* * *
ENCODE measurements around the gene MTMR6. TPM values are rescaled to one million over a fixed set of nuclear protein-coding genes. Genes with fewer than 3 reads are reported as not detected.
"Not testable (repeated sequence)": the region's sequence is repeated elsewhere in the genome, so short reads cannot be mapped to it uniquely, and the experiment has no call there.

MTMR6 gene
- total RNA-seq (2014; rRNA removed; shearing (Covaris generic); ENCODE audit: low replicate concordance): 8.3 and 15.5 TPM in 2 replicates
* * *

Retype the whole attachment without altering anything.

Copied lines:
ENCODE measurements around the gene MTMR6. TPM values are rescaled to one million over a fixed set of nuclear protein-coding genes. Genes with fewer than 3 reads are reported as not detected.
"Not testable (repeated sequence)": the region's sequence is repeated elsewhere in the genome, so short reads cannot be mapped to it uniquely, and the experiment has no call there.

MTMR6 gene
- total RNA-seq (2014; rRNA removed; shearing (Covaris generic); ENCODE audit: low replicate concordance): 8.3 and 15.5 TPM in 2 replicates